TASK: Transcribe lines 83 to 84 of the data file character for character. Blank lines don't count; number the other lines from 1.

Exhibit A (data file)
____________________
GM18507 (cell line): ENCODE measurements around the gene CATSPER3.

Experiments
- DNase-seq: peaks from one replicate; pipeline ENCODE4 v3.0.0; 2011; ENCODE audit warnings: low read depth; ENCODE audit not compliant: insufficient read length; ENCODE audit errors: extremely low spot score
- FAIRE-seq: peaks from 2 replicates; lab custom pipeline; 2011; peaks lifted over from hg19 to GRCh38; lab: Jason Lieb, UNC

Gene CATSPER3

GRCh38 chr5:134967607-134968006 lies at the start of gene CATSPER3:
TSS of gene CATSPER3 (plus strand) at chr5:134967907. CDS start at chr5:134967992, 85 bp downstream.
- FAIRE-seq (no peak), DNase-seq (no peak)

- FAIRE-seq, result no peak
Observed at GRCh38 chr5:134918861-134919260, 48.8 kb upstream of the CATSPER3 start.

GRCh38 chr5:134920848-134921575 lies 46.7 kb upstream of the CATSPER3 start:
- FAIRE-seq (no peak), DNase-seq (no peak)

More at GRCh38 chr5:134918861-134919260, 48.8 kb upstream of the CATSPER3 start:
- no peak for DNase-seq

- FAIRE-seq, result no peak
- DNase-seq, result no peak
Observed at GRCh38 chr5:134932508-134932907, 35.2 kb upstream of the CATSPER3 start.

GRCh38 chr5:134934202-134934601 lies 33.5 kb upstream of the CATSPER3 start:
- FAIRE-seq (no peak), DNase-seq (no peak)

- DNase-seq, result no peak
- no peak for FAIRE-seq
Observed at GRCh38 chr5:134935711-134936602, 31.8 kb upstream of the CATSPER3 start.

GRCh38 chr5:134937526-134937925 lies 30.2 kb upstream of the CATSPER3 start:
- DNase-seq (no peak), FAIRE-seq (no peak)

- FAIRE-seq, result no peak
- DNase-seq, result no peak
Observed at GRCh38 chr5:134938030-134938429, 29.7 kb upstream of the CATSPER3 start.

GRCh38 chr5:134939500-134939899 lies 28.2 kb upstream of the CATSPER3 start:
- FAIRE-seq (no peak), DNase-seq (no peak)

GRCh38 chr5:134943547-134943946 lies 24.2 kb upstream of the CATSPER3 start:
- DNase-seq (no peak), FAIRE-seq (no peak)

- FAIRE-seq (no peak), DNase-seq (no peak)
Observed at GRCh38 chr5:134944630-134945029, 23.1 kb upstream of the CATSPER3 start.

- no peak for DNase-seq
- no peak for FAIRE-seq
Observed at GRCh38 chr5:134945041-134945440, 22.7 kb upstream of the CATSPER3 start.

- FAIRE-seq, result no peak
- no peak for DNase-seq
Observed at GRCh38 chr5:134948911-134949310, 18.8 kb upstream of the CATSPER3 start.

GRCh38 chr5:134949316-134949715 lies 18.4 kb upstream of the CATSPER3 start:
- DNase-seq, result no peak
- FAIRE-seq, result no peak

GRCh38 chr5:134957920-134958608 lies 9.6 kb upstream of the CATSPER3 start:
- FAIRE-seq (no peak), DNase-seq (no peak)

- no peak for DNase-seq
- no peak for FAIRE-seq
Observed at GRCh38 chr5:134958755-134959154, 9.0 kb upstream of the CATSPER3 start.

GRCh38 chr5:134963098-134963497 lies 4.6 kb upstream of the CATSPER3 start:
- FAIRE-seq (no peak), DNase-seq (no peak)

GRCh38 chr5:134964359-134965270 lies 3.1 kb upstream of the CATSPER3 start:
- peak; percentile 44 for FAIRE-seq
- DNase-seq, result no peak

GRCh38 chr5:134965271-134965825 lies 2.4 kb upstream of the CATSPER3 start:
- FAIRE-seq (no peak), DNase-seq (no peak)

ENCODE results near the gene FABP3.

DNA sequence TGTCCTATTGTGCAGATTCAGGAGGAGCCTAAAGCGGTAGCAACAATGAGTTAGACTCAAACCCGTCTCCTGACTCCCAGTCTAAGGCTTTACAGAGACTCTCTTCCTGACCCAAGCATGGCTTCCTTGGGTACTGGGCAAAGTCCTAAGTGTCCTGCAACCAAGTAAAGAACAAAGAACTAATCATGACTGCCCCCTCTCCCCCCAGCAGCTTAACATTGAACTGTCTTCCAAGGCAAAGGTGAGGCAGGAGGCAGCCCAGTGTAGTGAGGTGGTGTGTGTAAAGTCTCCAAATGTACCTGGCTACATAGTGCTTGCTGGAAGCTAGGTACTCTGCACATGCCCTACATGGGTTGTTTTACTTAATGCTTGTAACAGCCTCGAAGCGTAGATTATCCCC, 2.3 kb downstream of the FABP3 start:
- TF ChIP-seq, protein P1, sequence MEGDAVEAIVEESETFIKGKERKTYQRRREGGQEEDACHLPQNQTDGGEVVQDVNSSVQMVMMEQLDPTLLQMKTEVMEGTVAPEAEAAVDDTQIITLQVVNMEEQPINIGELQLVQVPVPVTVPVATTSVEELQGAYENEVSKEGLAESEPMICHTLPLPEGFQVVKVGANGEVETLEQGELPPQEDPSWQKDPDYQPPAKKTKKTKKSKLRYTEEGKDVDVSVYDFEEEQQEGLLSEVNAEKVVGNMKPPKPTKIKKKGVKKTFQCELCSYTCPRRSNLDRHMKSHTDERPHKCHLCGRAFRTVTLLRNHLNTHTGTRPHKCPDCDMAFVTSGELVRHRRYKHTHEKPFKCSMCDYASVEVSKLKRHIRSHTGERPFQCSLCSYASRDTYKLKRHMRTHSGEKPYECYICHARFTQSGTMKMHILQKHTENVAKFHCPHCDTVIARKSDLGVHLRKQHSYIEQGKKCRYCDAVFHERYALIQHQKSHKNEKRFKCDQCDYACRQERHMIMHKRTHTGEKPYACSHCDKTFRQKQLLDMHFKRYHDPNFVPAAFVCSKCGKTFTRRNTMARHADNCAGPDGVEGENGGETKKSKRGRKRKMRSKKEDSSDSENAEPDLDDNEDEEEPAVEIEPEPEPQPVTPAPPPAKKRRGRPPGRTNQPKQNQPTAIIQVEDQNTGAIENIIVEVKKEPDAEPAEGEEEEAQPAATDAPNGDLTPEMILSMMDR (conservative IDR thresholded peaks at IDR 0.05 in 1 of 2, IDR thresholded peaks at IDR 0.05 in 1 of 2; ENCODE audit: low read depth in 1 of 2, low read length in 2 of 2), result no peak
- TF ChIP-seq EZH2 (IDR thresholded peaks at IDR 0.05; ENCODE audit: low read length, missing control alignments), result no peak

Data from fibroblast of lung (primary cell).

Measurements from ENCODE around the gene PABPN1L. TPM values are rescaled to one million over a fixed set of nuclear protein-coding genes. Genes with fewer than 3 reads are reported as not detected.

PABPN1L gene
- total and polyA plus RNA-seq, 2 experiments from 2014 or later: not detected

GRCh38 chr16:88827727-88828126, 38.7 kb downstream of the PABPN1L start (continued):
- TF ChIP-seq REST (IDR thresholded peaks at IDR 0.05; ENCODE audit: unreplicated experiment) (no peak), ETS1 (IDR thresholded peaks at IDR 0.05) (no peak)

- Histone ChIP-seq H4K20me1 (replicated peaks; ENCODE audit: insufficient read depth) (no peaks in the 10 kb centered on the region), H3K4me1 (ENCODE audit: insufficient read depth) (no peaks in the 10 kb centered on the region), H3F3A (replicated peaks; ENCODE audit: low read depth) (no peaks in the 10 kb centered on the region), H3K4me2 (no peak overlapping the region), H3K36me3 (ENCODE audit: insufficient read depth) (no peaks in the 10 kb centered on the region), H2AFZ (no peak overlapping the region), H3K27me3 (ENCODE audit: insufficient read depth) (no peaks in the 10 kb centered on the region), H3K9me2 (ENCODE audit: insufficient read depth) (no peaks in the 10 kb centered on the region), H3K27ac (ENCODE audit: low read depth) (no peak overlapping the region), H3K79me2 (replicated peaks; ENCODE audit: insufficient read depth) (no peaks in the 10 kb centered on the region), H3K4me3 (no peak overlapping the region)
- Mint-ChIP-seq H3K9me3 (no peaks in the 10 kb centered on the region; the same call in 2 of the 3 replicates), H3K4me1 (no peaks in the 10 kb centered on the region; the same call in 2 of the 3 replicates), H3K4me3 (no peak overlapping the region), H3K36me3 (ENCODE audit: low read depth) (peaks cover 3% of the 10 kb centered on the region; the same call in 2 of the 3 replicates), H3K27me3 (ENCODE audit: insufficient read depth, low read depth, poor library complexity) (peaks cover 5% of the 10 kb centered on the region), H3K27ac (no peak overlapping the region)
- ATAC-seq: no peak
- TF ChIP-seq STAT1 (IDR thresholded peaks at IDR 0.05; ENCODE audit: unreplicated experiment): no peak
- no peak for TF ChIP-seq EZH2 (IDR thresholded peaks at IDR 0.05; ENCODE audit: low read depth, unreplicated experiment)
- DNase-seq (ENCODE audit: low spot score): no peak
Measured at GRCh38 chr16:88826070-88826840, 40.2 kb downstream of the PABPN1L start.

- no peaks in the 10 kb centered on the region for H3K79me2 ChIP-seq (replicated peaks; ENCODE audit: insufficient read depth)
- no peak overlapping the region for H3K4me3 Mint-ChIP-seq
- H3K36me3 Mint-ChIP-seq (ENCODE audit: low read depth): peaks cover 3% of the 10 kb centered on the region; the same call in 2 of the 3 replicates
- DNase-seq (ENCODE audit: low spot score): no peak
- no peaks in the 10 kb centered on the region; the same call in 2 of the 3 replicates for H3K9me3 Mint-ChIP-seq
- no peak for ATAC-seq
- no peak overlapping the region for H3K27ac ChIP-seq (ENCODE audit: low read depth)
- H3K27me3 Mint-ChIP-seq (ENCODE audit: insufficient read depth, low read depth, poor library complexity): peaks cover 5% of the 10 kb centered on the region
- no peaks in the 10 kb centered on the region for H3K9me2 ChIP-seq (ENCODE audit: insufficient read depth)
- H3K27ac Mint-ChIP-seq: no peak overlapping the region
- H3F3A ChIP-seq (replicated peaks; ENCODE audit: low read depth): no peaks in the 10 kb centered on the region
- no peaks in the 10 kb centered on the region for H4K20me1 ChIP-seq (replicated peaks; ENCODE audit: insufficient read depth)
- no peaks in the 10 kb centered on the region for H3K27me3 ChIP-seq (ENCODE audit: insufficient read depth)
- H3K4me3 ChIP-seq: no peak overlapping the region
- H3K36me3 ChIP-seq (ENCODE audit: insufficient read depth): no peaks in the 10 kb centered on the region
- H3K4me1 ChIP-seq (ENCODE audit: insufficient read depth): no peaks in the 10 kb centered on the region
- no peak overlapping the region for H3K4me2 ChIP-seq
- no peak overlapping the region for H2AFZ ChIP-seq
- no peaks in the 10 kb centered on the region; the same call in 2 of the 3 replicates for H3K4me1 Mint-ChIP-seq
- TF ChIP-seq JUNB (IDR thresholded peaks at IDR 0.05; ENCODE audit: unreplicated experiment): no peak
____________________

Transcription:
- no peaks in the 10 kb centered on the region for H4K20me1 ChIP-seq (replicated peaks; ENCODE audit: insufficient read depth)
- no peaks in the 10 kb centered on the region for H3K27me3 ChIP-seq (ENCODE audit: insufficient read depth)